Newspaper article St Louis Post-Dispatch (MO)

It's a Bronx Veer for Yanks NY Hits the Road to Even Series

Newspaper article St Louis Post-Dispatch (MO)

It's a Bronx Veer for Yanks NY Hits the Road to Even Series

Article excerpt

The New York Yankees, if not at death's doorstep, were being led into a very dark tunnel Wednesday night.

The Atlanta Braves, hungry for a second consecutive World Series title, had them down by six runs in the fourth game of the Series. Then the Yan kees staged a miraculous comeback to pull out an 8-6 victory in 10 innings, evening the Series at two games apiece before the fifth game tonight.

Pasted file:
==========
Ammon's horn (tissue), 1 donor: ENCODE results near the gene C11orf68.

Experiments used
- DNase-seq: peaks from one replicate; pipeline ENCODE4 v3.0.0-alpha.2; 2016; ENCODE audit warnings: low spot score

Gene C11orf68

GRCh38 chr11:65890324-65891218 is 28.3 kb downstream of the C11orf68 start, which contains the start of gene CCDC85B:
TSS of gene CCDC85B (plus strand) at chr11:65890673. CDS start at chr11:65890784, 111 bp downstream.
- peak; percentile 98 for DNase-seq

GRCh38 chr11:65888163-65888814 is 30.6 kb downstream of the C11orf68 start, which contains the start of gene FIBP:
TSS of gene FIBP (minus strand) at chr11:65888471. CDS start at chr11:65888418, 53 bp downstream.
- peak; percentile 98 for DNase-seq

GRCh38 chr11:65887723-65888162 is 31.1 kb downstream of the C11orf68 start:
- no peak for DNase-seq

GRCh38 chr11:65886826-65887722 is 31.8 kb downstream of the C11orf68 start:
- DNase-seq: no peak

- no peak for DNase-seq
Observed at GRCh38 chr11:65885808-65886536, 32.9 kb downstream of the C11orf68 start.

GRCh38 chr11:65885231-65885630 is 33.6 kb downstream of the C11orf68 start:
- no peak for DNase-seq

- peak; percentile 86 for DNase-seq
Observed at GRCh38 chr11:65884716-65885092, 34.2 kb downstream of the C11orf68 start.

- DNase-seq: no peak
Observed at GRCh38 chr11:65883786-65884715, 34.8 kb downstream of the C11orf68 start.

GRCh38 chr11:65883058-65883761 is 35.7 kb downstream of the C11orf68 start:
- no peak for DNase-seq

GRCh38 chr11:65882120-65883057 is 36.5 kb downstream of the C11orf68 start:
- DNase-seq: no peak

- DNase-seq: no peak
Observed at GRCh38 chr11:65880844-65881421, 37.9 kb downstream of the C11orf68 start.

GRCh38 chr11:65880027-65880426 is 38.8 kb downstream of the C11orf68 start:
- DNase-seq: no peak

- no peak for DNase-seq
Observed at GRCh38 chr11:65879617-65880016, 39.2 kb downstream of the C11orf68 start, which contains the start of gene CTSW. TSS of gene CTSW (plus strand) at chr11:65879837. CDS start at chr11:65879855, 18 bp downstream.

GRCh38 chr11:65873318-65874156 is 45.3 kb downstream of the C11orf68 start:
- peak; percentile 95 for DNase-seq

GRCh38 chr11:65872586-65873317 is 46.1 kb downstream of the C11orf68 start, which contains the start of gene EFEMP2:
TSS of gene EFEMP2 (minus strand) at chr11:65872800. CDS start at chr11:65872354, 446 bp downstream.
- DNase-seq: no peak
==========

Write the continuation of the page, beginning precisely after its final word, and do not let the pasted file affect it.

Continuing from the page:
Atlanta manager Bobby Cox gambled in walking the lead run to third base with two out in the 10th inning with an intentional pass to Bernie Williams. But veteran Wade Boggs, pinch-hitting, coaxed a walk from Steve Avery after falling behind in the count 1-2 to send in one run, and new first baseman Ryan Klesko lost Charlie Hayes' looper in the lights to let in another. Jim Leyritz's three-run homer in the eighth off Atlanta closer Mark Wohlers enabled the Yankees to tie the game at 6-6. Then, after both teams missed big chances in the ninth, Avery retired the first two batters in the 10th before walking Tim Raines. Derek Jeter singled and then Cox ordered the switch-hitting Williams walked. "It was the smart thing to do," said Cox. "Why not? He's the best hitter they've got. He's killed them through Texas. He's killed them through Baltimore. He's knocked the living hell out of us." Boggs was ruled to have checked his swing on a 1-2 pitch, and then Avery missed the next two pitches. "Ave didn't blow the game," said Cox. "We blew it, that's all." The Yankees used every player on their roster except three starting pitchers. To their 22 players, the Braves added 19 to the 4 hour 17 minute mix, a World Series record for longest game. Not since the Brooklyn Dodgers erased a six-run Yankees lead in Game 2 of 1956 had a team come from that far behind. New York's 22nd player, John Wetteland, recorded the save, although with a close escape. With a man at first in the 10th, Jermaine Dye hit a drive caught by left fielder Tim Raines near the warning track. Raines then fell onto the warning track as he pulled in Terry Pendleton's liner. Showing little confidence in his middle relievers (read Greg McMichael and Brad Clontz), Cox called on Wohlers to start the eighth. Wohlers had given up just two hits and no runs and struck out 11 while walking none over 7 1/3 postseason innings, but a scratch hit by Hayes started the three-run inning, capped by Leyritz's three-run homer off a hanging slider. After Hayes' tapper rolled dead near third base, Darryl Strawberry hit a legitimate single to left-center. Mariano Duncan sent a possible double-play ball to defensive replacement Rafael Belliard at shortstop. Belliard could get only one out after he fumbled the ball. Then, Leyritz, who had come into the game in the sixth, rocketed a 2-2 pitch over the left-field wall. "I had just missed two fastballs," Leyritz said. …

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